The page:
It’s hard to win in the NHL without meaningful contributions from talent a team drafts and develops itself.
Fortunately the Bruins have nine players originally drafted by the team who are chipping in through the first three rounds of the 2019 NHL Playoffs.
Here’s what the Bruins are getting from their home-grown talent.
Patrice Bergeron – Round 2, pick 45, 2003
Bergeron has long been one of the Bruins’ top players, and he posted a career-high 79 points in 2018-19. He has eight goals and five assists through 17 playoff games this spring and leads the playoffs in power play goals (6).
The Bruins are winning the special teams battle, as Patrice Bergeron makes it 2-0 pic.twitter.com/pTYMmMGTfO
— Evan Marinofsky (@emarinofsky) May 17, 2019
David Krejci – Round 2, pick 63, 2004
Krejci shook off a few less-than-spectacular seasons in recent years, setting a new career-high in assists (53) and scoring 73 points overall, tying his career-best season a decade ago. The 32-year-old center has kept up his playmaking ways in the playoffs, amassing 10 assists and 14 points total through the first three rounds.
Brad Marchand – Round 3, pick 71, 2006
The Bruins’ top left wing scored 100 points this season, the first Bruin to do it since Joe Thornton in 2002-03. The status quo remains in his postseason play; Marchand (18 points in 17 games) is the only Bruin averaging more than a point per game in the playoffs. He raised some eyebrows around the league when he punched Columbus defenseman Scott Harrington in the head during Game 3 of the Bruins’ second-round series, though the NHL did not punish him.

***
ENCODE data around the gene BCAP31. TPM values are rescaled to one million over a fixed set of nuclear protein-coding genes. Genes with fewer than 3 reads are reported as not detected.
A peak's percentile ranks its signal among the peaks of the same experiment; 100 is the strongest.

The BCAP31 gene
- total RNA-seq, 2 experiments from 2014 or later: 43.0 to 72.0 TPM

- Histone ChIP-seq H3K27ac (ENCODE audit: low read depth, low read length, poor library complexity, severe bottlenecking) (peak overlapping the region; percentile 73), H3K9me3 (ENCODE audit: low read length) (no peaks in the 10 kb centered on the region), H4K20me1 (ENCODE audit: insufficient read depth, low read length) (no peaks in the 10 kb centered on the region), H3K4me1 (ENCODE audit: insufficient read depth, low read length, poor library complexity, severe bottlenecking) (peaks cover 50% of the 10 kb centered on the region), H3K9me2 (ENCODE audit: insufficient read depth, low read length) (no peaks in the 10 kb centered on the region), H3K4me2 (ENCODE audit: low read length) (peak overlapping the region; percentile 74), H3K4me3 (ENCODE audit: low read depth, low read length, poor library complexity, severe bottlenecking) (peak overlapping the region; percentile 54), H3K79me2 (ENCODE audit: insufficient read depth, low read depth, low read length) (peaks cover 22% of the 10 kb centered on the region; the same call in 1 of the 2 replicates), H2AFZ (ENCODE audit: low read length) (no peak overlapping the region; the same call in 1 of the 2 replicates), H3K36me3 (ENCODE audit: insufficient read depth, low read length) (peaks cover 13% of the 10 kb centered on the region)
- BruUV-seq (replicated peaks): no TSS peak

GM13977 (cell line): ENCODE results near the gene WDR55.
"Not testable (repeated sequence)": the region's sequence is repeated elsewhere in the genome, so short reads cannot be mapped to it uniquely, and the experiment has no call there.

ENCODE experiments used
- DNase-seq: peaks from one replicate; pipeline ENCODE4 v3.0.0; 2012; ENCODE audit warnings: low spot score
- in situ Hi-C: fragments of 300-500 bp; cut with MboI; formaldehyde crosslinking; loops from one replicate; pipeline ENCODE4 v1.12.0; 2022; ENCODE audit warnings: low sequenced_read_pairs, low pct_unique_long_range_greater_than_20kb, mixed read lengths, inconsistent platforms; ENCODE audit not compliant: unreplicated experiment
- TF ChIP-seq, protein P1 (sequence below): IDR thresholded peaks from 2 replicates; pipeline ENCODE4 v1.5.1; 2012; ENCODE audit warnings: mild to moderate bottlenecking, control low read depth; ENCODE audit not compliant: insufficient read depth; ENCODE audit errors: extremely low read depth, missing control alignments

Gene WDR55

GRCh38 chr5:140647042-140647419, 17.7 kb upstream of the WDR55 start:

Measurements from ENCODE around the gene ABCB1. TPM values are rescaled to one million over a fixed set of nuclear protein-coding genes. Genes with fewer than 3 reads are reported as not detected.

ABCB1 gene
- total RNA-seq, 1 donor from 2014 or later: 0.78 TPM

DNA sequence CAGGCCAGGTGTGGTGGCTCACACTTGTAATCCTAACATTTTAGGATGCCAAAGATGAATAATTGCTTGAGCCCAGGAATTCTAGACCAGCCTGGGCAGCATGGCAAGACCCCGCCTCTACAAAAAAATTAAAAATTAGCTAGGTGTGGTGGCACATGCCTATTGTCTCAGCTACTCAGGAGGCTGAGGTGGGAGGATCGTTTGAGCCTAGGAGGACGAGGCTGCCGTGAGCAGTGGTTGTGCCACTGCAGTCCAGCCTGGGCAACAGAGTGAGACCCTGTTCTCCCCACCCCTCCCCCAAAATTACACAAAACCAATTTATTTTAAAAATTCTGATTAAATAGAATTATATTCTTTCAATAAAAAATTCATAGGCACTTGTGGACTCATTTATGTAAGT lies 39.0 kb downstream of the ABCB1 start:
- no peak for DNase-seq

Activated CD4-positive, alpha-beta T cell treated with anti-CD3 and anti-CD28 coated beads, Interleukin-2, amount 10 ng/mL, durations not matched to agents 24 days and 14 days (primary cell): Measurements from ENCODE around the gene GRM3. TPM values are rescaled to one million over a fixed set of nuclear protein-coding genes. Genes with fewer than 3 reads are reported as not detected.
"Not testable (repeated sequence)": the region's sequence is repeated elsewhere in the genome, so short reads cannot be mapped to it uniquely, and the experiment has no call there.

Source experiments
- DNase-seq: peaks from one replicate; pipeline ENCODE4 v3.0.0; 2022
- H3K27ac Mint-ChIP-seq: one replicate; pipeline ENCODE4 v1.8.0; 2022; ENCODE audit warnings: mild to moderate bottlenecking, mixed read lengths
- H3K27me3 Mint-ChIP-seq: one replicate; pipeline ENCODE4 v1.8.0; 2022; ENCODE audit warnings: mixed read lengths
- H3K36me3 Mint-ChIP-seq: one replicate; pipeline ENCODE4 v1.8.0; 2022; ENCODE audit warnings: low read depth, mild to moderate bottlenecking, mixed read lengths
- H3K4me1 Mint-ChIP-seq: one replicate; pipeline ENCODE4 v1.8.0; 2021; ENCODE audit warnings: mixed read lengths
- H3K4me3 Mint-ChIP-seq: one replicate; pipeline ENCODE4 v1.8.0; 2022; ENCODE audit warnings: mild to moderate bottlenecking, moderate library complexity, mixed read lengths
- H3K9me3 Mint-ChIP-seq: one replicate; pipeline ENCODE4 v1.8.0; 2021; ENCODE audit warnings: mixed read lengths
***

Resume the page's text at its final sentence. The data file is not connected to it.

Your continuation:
Brad Marchand with a sneaky punch to the back of the head. So out of character. pic.twitter.com/M8vw9nxzwI
— Paul Campbell (@WayToGoPaul) May 1, 2019
Matt Grzelcyk – Round 3, pick 85, 2012
The 25-year-old Grzelcyk offered growth in all areas of play in 2018-19, scoring 18 total points in 66 games played this season. His average time on ice increased by over two minutes per game to 19:08. Grzelcyk has scored seven points in 17 postseason games.
David Pastrnak – Round 1, pick 25, 2014
Pastrnak scored a career-high 81 points in 66 games this season, and he likely would have pushed 100 had he not missed 16 games due to thumb surgery he underwent in February. No matter; the soon-to-be 23-year-old has eight goals and 15 points in 17 playoff games.
David Pastrnak gets the first goal of the game to put Boston up 1-0 in the second period
— SI NHL (@SI_NHL) May 17, 2019
Danton Heinen – Fourth round, pick 116, 2014
Heinen faced a slight slump to start his sophomore season but scored 23 points in the latter half of the year to bring his season total to 34. He’s found himself most frequently on a third line with Charlie Coyle in the playoffs, and Heinen has chipped in seven points, including a multi-point night against the Hurricanes in Game 2 of the Eastern Conference finals.
Jake DeBrusk – First round, pick 14, 2015
Debrusk also made some worry of a slump early in 2018-19, but a strong final 20 games left him with 27 goals on the season, fourth-most among all Bruins. He has scored seven points in the playoffs.
Brandon Carlo – Second round, pick 37, 2015
Carlo missed the postseason each of the last two seasons due to untimely injuries. In 2019, he’s shown what the Bruins were missing with strong and aggressive defensive play. He has two assists, but that’s not a worry for him or the coaching staff. The only Bruins skaters logging more minutes in the playoffs than Carlo are Zdeno Chara and Charlie McAvoy.
Charlie McAvoy – First round, pick 14, 2016
McAvoy is the Bruins’ time-on-ice leader through the first three rounds of the postseason (24:20 per game.) He scored 28 points in the regular season, second-most among Bruins defensemen, and has recorded seven points in the postseason thus far.
McAvoy was suspended for Game 1 of the Eastern Conference finals after a hit to the head on the Blue Jackets’ Josh Anderson in the last game of the Bruins’ second-round series.